However, the play-off round that followed was a disaster in football terms. Beaten by a goal from Jakob Johansson in the first meeting, Ventura's side dominated possession and attempted plenty of shots second time around, only to draw a blank. Sweden stood firm, dealing with cross after cross to keep a clean sheet and punch their ticket.

As Italy strived without success to find a breakthrough, Lorenzo Insigne sat on the bench. The Napoli forward was not called into action at a time when his team desperately needed to score, despite Daniele De Rossi's best attempts to get his compatriot involved.

This time around, Insigne is no longer a peripheral figure. Mancini's preference has been to play a 4-3-3 system, one that allows the 30-year-old to prosper.

There remains a focus on being defensively solid – this is still Italy – but not at the expense of capitalising on opportunities to attack. In qualifying, Italy managed 37 goals, a tally only Belgium (40) bettered, as they won 10 from 10, conceding just four in the process.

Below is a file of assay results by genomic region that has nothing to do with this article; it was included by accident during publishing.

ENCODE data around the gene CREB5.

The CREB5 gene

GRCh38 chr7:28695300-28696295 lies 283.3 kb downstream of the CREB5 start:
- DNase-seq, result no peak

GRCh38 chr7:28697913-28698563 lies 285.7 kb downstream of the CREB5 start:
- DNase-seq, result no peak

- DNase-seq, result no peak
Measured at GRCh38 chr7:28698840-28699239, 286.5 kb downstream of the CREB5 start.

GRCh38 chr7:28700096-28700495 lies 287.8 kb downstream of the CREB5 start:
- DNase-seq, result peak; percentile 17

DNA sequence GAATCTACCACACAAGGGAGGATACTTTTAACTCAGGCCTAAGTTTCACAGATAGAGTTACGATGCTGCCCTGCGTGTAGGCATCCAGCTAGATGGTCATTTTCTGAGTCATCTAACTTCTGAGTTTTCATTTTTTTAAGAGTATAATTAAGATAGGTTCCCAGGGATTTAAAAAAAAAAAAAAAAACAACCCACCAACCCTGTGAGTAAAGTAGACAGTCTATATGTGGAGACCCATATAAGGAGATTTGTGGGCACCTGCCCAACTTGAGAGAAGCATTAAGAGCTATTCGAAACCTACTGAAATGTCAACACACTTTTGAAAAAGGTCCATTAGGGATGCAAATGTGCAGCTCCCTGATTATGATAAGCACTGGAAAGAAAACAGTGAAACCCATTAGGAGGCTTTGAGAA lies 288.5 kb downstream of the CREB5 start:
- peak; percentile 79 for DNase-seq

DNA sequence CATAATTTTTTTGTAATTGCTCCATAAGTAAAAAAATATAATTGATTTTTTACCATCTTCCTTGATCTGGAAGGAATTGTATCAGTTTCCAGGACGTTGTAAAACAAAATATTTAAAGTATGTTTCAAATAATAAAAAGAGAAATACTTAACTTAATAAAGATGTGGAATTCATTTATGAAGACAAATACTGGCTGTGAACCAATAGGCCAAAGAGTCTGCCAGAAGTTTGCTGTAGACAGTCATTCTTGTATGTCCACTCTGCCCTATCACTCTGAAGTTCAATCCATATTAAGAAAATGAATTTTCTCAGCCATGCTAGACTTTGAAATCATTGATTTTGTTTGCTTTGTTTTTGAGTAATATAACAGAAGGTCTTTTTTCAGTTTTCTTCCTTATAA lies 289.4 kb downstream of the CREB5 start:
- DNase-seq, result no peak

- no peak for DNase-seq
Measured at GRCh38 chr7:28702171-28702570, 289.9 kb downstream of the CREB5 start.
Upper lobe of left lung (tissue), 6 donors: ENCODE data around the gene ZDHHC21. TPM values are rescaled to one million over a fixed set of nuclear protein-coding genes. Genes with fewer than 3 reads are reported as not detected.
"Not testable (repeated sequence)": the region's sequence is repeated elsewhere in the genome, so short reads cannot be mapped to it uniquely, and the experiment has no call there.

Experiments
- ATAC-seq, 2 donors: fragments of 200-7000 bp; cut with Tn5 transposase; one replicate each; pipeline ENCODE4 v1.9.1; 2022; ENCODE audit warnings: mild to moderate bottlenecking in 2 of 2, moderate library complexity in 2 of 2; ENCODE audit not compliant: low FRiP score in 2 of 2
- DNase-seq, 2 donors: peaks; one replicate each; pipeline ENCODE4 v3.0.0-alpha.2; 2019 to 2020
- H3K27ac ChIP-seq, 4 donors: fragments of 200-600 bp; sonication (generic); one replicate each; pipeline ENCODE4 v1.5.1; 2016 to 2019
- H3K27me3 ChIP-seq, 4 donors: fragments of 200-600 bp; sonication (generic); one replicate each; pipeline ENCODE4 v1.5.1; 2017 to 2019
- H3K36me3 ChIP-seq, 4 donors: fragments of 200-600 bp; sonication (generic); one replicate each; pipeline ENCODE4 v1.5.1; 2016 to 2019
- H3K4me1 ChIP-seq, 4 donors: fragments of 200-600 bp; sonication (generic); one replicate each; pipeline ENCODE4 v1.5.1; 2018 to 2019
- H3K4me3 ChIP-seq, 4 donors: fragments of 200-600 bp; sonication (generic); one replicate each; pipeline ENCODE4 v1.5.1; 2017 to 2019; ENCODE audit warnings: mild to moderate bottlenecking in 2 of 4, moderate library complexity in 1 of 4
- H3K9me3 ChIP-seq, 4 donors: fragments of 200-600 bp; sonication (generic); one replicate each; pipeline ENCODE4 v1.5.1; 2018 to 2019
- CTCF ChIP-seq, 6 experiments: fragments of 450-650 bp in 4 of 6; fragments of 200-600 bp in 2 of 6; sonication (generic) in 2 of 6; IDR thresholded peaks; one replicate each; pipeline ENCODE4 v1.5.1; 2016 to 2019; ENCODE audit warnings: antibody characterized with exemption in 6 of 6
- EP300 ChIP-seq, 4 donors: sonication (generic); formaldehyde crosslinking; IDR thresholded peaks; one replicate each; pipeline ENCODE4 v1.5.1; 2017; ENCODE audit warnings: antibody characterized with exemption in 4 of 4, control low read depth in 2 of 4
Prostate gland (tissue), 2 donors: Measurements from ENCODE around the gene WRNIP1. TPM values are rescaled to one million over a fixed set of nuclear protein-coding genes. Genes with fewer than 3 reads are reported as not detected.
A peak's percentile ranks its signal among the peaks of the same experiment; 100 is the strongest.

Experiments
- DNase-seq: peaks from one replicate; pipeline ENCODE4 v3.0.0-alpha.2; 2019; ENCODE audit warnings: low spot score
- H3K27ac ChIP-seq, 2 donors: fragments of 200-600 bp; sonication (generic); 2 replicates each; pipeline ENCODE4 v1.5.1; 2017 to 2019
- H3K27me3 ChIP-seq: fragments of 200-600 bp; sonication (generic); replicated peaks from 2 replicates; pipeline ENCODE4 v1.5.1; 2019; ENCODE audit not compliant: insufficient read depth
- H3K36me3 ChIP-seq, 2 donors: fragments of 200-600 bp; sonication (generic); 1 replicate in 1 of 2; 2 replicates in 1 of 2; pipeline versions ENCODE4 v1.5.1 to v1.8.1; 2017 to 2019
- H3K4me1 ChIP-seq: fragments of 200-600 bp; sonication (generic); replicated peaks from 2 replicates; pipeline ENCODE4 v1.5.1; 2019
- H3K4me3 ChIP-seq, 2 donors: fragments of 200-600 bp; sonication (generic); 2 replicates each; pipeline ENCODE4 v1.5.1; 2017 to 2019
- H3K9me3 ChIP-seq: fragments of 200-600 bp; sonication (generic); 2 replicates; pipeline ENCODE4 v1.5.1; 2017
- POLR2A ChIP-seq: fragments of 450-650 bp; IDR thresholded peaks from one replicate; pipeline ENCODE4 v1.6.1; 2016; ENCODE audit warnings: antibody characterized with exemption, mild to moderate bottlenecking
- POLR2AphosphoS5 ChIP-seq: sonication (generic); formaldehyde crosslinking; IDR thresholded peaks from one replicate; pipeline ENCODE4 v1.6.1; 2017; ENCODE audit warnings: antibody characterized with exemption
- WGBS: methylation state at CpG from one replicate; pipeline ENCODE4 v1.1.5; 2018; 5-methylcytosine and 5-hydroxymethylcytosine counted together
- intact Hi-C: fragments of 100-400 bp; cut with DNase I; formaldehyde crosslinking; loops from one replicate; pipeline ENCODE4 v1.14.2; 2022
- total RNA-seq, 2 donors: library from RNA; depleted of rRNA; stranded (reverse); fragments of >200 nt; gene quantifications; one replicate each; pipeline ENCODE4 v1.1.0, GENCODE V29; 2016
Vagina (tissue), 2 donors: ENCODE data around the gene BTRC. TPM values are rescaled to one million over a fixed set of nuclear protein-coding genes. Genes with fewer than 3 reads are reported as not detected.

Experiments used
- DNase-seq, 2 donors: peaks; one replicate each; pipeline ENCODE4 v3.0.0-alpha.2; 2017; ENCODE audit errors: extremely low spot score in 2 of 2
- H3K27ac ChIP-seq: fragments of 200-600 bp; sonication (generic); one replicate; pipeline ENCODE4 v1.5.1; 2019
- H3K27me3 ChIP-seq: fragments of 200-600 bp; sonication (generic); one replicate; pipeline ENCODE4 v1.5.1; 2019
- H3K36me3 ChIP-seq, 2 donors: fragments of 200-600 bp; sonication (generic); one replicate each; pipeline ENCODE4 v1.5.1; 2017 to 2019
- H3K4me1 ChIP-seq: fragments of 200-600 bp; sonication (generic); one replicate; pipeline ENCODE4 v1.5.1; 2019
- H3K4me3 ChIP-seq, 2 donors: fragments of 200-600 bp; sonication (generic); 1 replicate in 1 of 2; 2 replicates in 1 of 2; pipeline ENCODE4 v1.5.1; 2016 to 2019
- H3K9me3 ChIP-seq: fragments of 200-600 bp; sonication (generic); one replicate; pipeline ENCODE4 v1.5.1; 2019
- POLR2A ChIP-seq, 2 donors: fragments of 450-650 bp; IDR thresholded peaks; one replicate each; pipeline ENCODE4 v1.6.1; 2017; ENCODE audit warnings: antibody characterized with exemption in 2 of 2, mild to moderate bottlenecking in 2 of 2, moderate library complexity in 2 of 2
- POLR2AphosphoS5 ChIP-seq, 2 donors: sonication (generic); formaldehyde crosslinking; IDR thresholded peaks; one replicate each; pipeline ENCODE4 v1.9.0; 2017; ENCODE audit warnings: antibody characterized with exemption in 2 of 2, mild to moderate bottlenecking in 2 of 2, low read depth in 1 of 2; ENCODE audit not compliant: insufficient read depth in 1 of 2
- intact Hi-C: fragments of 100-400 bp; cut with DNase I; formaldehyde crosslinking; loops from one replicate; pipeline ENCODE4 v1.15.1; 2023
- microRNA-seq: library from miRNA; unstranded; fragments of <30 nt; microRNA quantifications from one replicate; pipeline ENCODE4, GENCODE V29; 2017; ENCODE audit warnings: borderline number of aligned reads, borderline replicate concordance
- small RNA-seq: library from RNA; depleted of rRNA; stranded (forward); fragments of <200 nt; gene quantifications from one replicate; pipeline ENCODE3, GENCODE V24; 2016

Andrea Belotti finished as their leading scorer (four goals), but Ciro Immobile may end up being the chosen one to occupy the central role up top. Both showed they can create too, providing a pair of assists in Group J.

"Our task will be to make Italy close to the fans again through our play and results"

September 10, 2018. That is the last time Italy lost an international game, going down 1-0 to Portugal in a Nations League contest to an Andre Silva goal.

Since that result, Mancini has overseen a 27-match unbeaten run. While the opposition has not always been of the highest standard – the qualification group draw was certainly kind – they have repeatedly churned out results.